Rugby World Cup ICT manager reveals his most 'nervous moment'

Chris Hope acknowledges team effort in delivering ICT for tournament

Asked what was his most nervous moment during the Rugby World Cup, ICT manager Chris Hope replied: “the opening ceremony”.

That was the first opportunity to run the whole system live under a full workload – no dress rehearsals were possible. Once the infrastructure proved itself under the immense load of data, pictures and video coming out of that first event, he could feel more confident.

“You can plan all you like but you have to deliver; and that has to be done using people. It’s fair to say we had exceptionally good people,” he said.

Hope, who was speaking at the recent ITEX conference in Auckland, said the RWC was a project years in the planning. Of 13 stadiums originally scheduled to participate in the tournament, only five were served by fibre networks – essential for the huge information demand, particularly to serve the world’s media. Most of them had “very lean” ICT setups with the emphasis on saving cost. Only one had a dedicated ICT team.

Three stadiums had to do major upgrades to handle the tournament and Dunedin was building a completely new stadium.

Hope and his team decided not to use much of the existing technology but to renew all networks to a uniform standard. One vendor would be selected to provide a turnkey system for each of 10 major divisions of the project (10 “towers of service delivery”), for example, telephony or data network. Vendors were free to choose to bid for one “tower” or several.

“When we went to market we didn’t know which venues we were going to use,” Hope said and there was some adjustment to the scope and detail of the arrangements as negotiations went on.

There was a deliberate decision to “keep it simple”, to use tried and proven technology and to stay away from the bleeding edge.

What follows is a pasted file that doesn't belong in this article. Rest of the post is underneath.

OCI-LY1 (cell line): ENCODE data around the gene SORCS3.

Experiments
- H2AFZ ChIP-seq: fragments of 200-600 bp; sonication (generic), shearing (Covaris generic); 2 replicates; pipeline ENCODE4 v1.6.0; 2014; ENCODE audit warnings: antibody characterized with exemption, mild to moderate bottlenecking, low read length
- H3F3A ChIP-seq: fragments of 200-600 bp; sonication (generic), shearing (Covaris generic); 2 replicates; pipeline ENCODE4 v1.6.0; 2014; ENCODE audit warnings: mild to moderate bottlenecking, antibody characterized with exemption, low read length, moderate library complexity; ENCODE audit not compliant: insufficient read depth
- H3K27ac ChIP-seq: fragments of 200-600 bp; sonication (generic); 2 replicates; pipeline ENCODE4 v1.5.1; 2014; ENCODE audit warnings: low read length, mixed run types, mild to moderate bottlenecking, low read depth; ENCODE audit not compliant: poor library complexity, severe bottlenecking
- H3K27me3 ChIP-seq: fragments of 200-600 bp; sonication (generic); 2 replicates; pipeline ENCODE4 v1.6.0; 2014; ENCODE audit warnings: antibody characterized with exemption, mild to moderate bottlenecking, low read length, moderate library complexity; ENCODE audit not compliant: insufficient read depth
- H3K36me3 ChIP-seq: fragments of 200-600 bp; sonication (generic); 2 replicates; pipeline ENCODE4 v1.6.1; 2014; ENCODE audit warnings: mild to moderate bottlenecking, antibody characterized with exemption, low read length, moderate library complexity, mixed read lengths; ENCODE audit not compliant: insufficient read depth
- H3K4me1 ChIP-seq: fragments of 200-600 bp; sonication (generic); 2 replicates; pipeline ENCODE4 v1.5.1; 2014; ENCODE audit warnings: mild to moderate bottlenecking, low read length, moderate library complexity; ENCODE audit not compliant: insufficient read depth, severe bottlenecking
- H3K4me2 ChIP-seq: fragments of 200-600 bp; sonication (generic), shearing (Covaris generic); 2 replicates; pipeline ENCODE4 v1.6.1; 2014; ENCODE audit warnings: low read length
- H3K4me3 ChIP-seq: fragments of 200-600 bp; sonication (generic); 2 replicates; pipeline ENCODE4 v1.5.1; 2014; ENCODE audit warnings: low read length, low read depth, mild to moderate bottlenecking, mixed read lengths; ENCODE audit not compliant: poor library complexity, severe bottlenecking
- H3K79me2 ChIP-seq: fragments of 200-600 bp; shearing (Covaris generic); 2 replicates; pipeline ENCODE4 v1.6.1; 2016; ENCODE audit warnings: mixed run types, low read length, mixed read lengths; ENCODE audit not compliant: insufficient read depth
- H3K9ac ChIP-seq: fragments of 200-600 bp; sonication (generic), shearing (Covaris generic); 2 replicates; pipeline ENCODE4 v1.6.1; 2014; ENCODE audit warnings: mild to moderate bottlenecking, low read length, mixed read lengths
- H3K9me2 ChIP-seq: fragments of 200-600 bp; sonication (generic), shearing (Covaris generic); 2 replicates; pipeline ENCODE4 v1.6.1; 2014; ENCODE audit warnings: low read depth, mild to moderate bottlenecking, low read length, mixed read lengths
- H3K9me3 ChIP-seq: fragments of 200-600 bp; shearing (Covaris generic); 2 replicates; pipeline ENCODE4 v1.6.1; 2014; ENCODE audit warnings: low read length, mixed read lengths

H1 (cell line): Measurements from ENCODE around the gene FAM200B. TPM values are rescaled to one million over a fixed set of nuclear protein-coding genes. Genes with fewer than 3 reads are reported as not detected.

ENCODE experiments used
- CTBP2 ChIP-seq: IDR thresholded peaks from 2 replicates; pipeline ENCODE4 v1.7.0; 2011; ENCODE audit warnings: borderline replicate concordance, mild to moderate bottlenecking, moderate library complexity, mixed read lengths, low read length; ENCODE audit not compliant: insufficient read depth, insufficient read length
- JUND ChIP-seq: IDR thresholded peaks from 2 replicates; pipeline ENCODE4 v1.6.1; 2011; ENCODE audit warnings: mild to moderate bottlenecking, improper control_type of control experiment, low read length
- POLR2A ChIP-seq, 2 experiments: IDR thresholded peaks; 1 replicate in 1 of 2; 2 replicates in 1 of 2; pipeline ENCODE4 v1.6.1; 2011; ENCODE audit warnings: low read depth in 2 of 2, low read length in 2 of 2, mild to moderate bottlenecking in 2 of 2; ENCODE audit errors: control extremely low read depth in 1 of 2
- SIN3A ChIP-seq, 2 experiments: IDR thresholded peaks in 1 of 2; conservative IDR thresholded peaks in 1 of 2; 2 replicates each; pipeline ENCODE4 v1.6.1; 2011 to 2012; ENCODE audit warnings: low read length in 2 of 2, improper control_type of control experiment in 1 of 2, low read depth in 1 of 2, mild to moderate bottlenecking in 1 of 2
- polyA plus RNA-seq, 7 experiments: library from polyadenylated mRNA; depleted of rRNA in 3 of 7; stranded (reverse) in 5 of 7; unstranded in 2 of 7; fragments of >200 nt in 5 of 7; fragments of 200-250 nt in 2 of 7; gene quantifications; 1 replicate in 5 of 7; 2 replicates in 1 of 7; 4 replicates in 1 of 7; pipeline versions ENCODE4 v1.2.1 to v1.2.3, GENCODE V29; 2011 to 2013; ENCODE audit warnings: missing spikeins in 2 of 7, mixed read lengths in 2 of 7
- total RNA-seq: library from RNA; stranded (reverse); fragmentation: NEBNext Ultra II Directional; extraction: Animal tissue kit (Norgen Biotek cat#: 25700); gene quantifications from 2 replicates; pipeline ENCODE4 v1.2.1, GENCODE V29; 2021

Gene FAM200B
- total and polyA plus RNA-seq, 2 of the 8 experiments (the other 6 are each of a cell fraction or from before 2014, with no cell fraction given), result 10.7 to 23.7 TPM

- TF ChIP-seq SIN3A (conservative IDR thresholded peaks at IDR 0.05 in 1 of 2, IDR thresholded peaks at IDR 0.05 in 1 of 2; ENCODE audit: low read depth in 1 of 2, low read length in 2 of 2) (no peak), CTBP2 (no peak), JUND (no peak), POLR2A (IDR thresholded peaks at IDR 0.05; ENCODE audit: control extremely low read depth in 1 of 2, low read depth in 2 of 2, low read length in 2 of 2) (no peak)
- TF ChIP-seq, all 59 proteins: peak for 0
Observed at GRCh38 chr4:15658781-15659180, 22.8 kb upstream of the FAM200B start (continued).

The developers wanted local vendors involved as much as possible, so there was ready support for the long-term legacy use of the infrastructure.

Applications had to be provided for everything from the accumulation of statistics – counting the tackles and the knock-ons – through standard business software to a web portal for the 39,771 accredited media representatives, as well as the public websites for the tournament. Facilities had to be available for visiting stakeholders to rent technology and related services according to their needs.

As a result of as tendering process in 2008-9, Gen-i was awarded six out of the 10 “towers”. Other winners included TeamTalk for radio communications and international sports media specialist Deltatre for the public websites. Some area such as spectrum management (awarded to Lambda Communications and the Ministry of Economic Development), required highly specialist providers. The tournament management system was a fixture – owned by the International Rugby Board, it had been used in the last three World Cup tournaments.

The target was to deliver 48 matches faultlessly at the 12 match venues eventually selected and to make as many New Zealanders as possible feel connected with the tournament, fulfilling the chief message used to market New Zealand to the IRB – “a stadium of four million”.

Although there is a legacy element to the core infrastructure, much of the equipment and software was developed for seven weeks’ use – a profile quite unlike a typical commercial ICT operation, he said.

“Good ICT is ICT you don’t know is there,” Hope said. “It doesn’t get in the way of your doing your job. On that measure we were successful.

“If you’d asked me three months ago, would I do it again, I’d have said ‘no way; it’s too hard’ but today I’m thinking ‘when’s the next one going to be?’”

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